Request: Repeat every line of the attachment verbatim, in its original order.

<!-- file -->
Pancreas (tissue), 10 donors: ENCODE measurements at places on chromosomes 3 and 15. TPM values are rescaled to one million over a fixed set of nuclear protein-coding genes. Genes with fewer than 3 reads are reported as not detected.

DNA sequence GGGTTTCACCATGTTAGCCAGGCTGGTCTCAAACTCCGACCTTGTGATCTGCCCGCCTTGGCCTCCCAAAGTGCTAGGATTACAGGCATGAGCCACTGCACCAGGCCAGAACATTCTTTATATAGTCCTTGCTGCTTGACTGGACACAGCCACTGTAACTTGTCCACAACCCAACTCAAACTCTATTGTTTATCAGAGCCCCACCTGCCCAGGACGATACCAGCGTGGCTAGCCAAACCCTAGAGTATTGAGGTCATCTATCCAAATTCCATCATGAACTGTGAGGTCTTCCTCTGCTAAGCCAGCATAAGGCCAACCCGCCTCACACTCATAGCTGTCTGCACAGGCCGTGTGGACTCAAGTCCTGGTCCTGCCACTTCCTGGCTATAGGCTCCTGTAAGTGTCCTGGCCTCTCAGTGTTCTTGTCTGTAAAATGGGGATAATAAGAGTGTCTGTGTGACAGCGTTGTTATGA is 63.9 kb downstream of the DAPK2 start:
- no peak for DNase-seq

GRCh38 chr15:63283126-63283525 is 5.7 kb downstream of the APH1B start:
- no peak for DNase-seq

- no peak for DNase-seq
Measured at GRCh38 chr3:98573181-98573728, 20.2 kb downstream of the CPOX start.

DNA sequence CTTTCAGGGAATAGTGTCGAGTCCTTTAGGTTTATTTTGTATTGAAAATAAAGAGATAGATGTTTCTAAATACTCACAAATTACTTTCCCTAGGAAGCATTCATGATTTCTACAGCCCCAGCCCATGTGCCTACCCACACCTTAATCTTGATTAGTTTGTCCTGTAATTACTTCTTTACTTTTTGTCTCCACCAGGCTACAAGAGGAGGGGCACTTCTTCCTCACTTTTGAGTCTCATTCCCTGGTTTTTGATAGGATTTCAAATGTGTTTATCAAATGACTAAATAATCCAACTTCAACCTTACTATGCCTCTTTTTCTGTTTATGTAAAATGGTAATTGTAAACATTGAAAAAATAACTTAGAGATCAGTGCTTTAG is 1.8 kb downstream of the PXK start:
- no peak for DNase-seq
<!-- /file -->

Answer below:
Pancreas (tissue), 10 donors: ENCODE measurements at places on chromosomes 3 and 15. TPM values are rescaled to one million over a fixed set of nuclear protein-coding genes. Genes with fewer than 3 reads are reported as not detected.

DNA sequence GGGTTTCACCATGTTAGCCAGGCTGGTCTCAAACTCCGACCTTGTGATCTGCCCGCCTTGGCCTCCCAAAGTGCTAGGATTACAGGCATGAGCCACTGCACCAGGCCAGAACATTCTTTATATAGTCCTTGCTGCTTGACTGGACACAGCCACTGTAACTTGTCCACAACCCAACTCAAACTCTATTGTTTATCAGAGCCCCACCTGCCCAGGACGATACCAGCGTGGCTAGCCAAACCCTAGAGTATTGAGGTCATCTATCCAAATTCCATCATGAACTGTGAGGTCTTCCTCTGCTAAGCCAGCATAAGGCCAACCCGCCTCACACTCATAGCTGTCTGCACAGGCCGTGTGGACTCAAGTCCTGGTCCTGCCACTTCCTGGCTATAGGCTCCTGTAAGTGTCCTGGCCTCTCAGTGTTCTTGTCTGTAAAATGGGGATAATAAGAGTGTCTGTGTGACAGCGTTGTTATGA is 63.9 kb downstream of the DAPK2 start:
- no peak for DNase-seq

GRCh38 chr15:63283126-63283525 is 5.7 kb downstream of the APH1B start:
- no peak for DNase-seq

- no peak for DNase-seq
Measured at GRCh38 chr3:98573181-98573728, 20.2 kb downstream of the CPOX start.

DNA sequence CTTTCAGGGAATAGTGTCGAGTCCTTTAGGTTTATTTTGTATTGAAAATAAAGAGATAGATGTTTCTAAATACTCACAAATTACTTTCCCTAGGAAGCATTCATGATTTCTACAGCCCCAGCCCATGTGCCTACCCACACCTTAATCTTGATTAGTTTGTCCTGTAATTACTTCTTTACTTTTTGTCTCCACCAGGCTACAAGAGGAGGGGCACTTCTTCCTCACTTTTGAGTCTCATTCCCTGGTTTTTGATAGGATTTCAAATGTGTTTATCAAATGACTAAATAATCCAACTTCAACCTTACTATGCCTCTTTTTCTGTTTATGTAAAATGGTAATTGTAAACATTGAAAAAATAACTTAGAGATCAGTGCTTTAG is 1.8 kb downstream of the PXK start:
- no peak for DNase-seq